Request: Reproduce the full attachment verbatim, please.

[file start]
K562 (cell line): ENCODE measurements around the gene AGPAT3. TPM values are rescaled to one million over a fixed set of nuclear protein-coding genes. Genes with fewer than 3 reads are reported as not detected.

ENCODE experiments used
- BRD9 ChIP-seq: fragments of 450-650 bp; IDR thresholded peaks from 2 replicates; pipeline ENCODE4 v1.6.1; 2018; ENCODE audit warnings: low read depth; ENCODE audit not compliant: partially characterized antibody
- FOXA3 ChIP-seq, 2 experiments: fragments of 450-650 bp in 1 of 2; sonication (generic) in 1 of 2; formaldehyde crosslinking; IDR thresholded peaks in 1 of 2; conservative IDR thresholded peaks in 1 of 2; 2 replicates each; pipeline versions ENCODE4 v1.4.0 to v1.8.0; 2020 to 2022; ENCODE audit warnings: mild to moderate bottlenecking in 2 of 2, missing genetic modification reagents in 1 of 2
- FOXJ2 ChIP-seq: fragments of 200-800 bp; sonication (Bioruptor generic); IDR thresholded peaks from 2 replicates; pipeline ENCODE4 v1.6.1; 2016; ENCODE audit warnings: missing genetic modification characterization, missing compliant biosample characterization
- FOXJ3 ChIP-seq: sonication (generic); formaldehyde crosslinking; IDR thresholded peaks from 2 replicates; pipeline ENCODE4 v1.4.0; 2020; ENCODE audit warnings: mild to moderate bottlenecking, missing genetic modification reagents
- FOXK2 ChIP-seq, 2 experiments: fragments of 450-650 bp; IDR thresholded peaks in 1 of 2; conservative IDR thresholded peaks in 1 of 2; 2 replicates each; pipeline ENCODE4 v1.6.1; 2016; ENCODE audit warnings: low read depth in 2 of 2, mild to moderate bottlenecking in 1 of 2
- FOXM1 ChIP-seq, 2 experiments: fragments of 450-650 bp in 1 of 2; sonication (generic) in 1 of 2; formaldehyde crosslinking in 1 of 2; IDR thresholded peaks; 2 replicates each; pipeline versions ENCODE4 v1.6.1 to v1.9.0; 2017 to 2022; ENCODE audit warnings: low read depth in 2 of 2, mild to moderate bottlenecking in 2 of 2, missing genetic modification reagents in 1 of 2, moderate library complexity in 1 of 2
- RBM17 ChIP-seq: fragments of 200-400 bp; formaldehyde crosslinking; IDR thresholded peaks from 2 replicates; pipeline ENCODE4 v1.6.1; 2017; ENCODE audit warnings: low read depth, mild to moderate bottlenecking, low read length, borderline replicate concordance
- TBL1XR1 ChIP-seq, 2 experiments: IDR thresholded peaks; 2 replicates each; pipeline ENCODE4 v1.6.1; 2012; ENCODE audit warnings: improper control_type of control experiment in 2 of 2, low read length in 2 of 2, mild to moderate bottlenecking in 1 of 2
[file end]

K562 (cell line): ENCODE measurements around the gene AGPAT3. TPM values are rescaled to one million over a fixed set of nuclear protein-coding genes. Genes with fewer than 3 reads are reported as not detected.

ENCODE experiments used
- BRD9 ChIP-seq: fragments of 450-650 bp; IDR thresholded peaks from 2 replicates; pipeline ENCODE4 v1.6.1; 2018; ENCODE audit warnings: low read depth; ENCODE audit not compliant: partially characterized antibody
- FOXA3 ChIP-seq, 2 experiments: fragments of 450-650 bp in 1 of 2; sonication (generic) in 1 of 2; formaldehyde crosslinking; IDR thresholded peaks in 1 of 2; conservative IDR thresholded peaks in 1 of 2; 2 replicates each; pipeline versions ENCODE4 v1.4.0 to v1.8.0; 2020 to 2022; ENCODE audit warnings: mild to moderate bottlenecking in 2 of 2, missing genetic modification reagents in 1 of 2
- FOXJ2 ChIP-seq: fragments of 200-800 bp; sonication (Bioruptor generic); IDR thresholded peaks from 2 replicates; pipeline ENCODE4 v1.6.1; 2016; ENCODE audit warnings: missing genetic modification characterization, missing compliant biosample characterization
- FOXJ3 ChIP-seq: sonication (generic); formaldehyde crosslinking; IDR thresholded peaks from 2 replicates; pipeline ENCODE4 v1.4.0; 2020; ENCODE audit warnings: mild to moderate bottlenecking, missing genetic modification reagents
- FOXK2 ChIP-seq, 2 experiments: fragments of 450-650 bp; IDR thresholded peaks in 1 of 2; conservative IDR thresholded peaks in 1 of 2; 2 replicates each; pipeline ENCODE4 v1.6.1; 2016; ENCODE audit warnings: low read depth in 2 of 2, mild to moderate bottlenecking in 1 of 2
- FOXM1 ChIP-seq, 2 experiments: fragments of 450-650 bp in 1 of 2; sonication (generic) in 1 of 2; formaldehyde crosslinking in 1 of 2; IDR thresholded peaks; 2 replicates each; pipeline versions ENCODE4 v1.6.1 to v1.9.0; 2017 to 2022; ENCODE audit warnings: low read depth in 2 of 2, mild to moderate bottlenecking in 2 of 2, missing genetic modification reagents in 1 of 2, moderate library complexity in 1 of 2
- RBM17 ChIP-seq: fragments of 200-400 bp; formaldehyde crosslinking; IDR thresholded peaks from 2 replicates; pipeline ENCODE4 v1.6.1; 2017; ENCODE audit warnings: low read depth, mild to moderate bottlenecking, low read length, borderline replicate concordance
- TBL1XR1 ChIP-seq, 2 experiments: IDR thresholded peaks; 2 replicates each; pipeline ENCODE4 v1.6.1; 2012; ENCODE audit warnings: improper control_type of control experiment in 2 of 2, low read length in 2 of 2, mild to moderate bottlenecking in 1 of 2